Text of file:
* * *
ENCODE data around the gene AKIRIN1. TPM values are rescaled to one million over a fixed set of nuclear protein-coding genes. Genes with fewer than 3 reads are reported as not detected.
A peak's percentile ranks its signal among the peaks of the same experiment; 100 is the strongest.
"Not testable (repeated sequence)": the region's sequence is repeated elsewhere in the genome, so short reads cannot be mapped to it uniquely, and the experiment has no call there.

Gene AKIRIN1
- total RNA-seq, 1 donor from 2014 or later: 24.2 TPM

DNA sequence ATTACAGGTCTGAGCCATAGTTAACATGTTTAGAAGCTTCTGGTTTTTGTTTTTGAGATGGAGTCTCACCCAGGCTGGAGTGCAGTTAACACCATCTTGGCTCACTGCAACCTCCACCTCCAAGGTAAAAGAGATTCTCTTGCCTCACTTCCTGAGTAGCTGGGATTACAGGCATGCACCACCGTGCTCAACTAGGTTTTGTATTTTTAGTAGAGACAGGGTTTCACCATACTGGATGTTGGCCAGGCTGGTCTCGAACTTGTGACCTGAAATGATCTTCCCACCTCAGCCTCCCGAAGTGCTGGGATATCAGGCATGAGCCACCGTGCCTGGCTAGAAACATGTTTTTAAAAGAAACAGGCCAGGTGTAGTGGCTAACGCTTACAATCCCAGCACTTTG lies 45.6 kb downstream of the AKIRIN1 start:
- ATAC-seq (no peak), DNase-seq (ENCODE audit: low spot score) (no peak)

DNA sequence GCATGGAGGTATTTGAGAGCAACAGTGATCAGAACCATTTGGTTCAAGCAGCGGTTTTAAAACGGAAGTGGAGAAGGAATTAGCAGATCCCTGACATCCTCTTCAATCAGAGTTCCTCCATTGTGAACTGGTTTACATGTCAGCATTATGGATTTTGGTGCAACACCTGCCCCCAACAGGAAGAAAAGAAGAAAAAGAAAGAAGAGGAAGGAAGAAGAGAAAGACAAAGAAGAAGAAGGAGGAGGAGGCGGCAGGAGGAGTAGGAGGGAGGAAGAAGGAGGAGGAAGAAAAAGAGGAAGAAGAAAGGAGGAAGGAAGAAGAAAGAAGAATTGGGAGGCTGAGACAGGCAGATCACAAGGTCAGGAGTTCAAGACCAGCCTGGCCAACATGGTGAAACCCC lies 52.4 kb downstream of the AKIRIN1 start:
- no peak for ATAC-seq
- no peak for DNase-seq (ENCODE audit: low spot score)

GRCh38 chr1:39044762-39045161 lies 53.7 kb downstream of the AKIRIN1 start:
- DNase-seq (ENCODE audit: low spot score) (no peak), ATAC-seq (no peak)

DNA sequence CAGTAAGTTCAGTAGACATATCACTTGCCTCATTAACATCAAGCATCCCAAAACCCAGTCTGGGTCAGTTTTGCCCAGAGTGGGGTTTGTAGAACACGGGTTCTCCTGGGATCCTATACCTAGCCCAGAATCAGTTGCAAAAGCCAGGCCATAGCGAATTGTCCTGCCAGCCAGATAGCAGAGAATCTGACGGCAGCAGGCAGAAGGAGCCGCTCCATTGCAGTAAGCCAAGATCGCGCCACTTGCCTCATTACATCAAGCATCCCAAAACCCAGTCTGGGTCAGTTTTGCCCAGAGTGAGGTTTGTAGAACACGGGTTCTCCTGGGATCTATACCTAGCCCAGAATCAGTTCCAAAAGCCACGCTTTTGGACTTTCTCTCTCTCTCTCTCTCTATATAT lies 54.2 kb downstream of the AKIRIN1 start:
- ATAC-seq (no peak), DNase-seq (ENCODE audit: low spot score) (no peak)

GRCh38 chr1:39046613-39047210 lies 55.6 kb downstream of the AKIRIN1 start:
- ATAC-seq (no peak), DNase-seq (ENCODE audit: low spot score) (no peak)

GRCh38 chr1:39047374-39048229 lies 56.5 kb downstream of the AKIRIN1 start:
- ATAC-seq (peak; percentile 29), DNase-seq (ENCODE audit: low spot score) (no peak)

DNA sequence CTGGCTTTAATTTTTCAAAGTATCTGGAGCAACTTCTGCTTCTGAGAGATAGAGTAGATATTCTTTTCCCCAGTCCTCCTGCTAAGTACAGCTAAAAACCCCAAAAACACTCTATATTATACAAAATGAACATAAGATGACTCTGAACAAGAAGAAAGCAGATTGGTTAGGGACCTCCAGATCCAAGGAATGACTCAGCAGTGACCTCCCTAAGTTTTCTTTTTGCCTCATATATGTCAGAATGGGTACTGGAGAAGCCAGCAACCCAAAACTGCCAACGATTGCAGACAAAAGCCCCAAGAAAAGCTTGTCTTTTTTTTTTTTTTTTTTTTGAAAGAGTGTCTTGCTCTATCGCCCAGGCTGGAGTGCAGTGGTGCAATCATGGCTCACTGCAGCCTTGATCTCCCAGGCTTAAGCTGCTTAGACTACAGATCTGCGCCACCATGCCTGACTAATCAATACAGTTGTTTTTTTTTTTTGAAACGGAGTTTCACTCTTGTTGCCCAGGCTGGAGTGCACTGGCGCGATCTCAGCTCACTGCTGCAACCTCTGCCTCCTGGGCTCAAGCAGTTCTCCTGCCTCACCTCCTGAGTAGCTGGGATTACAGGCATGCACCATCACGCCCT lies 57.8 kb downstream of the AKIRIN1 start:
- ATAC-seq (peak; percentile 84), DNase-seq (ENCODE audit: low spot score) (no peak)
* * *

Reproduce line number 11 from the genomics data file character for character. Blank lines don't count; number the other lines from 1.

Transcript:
GRCh38 chr1:39044762-39045161 lies 53.7 kb downstream of the AKIRIN1 start: